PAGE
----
Adweek: Is MLB, under your stewardship this season, taking a different marketing approach to create more viewers and sell more tickets?
Rob Manfred: We made a bunch of changes actually. We hired two new agencies, Anomaly, and then LatinWorks, which is [running our most comprehensive] Hispanic-focused marketing effort. More generally our approach tends to take a long-term view about the growth of the game that's focused on youth. Our research suggests that there are two biggest determinants of [fandom]: Did you play the game as a kid? And how old were you when your parents took you to the ballpark for the first time? So, we're focusing on youth participation, which is obviously a long-term investment. But we're also running a number of programs and promotions directed at encouraging parents and grandparents to take kids to the ballpark.
About the Hispanic-focused effort: Will it manifest entirely in the U.S., or will it also entail Caribbean countries and other regions?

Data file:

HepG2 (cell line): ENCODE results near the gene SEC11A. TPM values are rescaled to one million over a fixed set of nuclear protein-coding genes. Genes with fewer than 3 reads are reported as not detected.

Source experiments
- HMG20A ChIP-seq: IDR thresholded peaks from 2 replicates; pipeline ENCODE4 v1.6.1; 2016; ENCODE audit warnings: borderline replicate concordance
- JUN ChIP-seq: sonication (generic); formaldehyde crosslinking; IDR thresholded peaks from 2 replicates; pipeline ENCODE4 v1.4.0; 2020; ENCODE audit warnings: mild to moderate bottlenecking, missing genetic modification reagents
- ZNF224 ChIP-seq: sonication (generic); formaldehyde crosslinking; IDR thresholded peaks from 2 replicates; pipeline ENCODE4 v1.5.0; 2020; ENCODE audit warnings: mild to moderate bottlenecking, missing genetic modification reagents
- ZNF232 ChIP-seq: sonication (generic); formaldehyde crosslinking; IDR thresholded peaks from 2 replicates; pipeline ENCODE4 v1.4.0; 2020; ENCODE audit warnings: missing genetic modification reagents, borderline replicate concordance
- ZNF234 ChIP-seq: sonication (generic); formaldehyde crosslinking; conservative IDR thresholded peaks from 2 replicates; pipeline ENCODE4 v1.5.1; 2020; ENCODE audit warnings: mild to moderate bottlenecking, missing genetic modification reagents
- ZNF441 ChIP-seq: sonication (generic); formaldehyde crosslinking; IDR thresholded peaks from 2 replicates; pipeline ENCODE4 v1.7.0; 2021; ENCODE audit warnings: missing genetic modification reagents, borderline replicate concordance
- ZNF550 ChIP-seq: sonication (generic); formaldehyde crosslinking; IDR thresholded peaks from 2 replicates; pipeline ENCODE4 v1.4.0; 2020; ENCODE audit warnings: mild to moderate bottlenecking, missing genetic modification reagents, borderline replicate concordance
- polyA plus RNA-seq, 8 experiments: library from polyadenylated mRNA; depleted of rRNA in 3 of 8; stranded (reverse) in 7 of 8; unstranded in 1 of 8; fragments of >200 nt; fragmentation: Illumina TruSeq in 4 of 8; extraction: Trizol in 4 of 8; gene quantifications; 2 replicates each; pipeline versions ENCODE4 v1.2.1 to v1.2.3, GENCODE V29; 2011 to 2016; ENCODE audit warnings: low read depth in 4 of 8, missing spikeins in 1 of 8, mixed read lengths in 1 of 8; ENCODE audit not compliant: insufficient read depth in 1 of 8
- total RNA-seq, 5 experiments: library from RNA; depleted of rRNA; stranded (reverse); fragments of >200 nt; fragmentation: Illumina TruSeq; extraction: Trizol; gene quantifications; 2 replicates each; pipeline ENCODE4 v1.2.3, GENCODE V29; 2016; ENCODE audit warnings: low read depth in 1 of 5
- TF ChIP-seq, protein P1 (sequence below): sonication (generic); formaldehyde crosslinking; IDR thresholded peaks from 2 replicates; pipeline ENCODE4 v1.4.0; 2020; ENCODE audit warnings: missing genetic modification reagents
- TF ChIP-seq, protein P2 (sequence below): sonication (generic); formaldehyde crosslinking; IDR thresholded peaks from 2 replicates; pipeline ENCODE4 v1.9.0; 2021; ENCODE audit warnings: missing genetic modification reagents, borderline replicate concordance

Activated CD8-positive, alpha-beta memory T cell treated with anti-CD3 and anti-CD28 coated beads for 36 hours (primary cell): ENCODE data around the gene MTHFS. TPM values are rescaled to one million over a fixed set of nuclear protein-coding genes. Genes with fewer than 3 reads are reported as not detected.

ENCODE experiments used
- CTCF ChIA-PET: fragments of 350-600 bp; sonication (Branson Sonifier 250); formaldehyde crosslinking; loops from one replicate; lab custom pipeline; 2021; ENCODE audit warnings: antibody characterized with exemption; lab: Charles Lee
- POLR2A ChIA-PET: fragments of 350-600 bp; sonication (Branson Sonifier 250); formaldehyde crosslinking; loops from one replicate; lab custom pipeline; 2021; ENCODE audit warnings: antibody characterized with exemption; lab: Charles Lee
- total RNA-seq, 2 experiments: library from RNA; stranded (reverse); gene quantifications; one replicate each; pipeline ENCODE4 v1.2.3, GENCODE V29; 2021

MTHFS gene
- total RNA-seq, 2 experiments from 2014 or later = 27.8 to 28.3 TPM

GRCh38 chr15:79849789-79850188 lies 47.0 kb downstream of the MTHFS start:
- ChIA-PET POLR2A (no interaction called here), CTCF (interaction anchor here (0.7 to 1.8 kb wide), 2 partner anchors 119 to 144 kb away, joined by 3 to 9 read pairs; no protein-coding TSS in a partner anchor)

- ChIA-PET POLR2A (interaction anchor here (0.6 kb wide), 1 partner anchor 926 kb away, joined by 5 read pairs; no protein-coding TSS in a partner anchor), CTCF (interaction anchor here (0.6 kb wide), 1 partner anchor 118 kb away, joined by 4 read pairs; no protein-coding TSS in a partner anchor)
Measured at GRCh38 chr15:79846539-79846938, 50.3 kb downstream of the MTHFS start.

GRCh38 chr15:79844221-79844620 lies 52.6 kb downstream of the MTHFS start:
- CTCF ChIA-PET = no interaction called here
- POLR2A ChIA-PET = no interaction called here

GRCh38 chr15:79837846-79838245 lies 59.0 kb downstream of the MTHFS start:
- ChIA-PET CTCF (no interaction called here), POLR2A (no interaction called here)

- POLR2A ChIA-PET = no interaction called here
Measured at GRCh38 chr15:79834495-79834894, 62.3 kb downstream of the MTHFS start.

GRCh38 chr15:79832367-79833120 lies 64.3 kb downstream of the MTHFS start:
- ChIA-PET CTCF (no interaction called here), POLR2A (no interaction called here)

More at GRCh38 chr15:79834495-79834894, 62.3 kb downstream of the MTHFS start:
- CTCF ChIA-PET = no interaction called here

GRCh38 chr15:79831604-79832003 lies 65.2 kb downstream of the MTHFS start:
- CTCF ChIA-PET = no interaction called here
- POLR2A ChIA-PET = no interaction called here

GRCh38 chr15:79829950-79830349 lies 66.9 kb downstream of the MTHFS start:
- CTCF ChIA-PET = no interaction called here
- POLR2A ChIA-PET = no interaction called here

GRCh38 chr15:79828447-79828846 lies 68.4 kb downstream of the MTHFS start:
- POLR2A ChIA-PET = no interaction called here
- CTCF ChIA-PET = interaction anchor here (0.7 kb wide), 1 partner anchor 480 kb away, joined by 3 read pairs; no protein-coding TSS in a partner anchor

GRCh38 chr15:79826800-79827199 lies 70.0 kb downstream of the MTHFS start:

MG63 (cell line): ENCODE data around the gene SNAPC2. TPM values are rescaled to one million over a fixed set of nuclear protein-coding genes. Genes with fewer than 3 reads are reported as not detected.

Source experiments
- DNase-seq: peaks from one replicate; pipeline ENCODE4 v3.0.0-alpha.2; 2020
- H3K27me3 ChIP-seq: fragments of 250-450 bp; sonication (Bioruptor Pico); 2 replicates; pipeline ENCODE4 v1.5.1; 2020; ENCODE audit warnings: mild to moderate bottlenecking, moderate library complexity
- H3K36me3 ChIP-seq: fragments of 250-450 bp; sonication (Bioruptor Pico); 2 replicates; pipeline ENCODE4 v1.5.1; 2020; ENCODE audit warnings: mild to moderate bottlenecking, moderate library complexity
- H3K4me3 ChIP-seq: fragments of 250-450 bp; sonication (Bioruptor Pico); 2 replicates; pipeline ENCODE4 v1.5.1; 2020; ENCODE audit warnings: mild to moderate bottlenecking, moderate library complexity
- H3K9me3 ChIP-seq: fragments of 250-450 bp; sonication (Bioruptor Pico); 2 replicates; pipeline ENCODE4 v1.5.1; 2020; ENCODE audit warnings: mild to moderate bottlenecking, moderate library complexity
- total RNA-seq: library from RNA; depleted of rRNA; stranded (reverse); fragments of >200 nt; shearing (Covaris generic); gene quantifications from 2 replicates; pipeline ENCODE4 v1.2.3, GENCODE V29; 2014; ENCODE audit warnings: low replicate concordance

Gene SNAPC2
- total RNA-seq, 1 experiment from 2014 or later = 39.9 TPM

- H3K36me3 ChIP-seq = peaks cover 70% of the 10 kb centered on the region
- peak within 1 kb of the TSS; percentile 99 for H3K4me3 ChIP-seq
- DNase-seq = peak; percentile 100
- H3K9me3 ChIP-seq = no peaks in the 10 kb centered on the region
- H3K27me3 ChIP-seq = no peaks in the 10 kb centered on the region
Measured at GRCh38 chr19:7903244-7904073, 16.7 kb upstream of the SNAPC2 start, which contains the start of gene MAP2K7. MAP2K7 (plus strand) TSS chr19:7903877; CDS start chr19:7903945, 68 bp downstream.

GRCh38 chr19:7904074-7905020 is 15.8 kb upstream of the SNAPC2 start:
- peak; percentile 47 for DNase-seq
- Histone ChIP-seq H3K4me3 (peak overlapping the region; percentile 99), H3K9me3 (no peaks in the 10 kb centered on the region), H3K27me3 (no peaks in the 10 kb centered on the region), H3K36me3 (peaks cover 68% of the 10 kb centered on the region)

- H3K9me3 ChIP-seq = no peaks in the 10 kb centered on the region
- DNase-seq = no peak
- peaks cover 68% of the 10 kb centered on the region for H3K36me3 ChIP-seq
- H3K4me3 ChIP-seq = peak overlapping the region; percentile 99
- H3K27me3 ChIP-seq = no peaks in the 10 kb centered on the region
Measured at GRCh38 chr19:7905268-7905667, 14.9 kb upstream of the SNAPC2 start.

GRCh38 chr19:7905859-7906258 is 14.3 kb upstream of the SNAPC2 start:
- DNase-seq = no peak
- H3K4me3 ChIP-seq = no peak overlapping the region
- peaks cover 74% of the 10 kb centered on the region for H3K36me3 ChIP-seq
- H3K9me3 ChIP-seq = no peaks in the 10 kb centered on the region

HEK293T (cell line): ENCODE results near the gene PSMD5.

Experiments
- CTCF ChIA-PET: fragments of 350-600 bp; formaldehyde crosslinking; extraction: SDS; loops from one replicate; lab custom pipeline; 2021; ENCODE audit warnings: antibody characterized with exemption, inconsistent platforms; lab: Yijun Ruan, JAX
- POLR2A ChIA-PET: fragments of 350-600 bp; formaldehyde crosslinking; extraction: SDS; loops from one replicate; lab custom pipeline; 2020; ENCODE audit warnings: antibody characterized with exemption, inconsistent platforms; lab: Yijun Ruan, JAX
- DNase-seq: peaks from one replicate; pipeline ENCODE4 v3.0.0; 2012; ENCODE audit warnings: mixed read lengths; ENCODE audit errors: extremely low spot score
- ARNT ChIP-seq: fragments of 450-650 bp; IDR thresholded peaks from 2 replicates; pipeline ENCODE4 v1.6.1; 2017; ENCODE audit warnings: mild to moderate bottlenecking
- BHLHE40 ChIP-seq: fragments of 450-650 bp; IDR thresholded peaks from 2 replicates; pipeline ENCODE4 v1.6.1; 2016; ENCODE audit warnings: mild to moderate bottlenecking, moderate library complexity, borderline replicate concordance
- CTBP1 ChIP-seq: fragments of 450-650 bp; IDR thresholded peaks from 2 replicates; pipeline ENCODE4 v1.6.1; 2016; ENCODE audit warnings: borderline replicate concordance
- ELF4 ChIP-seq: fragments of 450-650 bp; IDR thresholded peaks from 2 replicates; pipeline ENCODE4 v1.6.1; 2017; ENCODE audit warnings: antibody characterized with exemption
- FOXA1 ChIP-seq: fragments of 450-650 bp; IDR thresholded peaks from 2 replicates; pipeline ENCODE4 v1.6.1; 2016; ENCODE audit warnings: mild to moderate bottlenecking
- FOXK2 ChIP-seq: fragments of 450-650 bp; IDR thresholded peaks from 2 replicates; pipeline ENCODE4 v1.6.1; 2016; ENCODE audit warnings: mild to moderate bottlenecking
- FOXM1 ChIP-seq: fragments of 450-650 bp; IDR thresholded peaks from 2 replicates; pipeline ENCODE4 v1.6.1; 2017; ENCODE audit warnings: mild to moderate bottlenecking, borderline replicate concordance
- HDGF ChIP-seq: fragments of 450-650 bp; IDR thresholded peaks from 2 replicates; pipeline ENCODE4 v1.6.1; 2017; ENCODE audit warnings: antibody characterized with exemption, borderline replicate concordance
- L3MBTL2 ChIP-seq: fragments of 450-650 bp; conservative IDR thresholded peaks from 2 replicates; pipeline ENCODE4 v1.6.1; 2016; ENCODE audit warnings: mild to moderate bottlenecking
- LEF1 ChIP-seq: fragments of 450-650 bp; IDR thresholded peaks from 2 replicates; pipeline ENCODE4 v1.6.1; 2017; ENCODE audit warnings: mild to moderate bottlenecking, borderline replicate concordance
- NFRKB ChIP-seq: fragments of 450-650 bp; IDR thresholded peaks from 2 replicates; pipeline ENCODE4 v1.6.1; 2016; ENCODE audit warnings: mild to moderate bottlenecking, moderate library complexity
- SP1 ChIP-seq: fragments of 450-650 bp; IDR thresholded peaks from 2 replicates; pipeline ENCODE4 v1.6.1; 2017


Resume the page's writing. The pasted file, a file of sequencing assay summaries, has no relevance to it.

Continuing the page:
We have a very diverse workforce, and we believe that, with some additional emphasis in this space, we can increase the diversity in our fan base. It's an important outreach effort for us in terms of growth of the game. We see both Mexico and the Caribbean as principle points of focus in terms of the internationalization of the game. Obviously, Mexico and other countries in the Caribbean have baseball ingrained as part of their culture, and you feel that those are opportunities that are really right for us.
Will you deal differently with media/advertising partners than Bud Selig?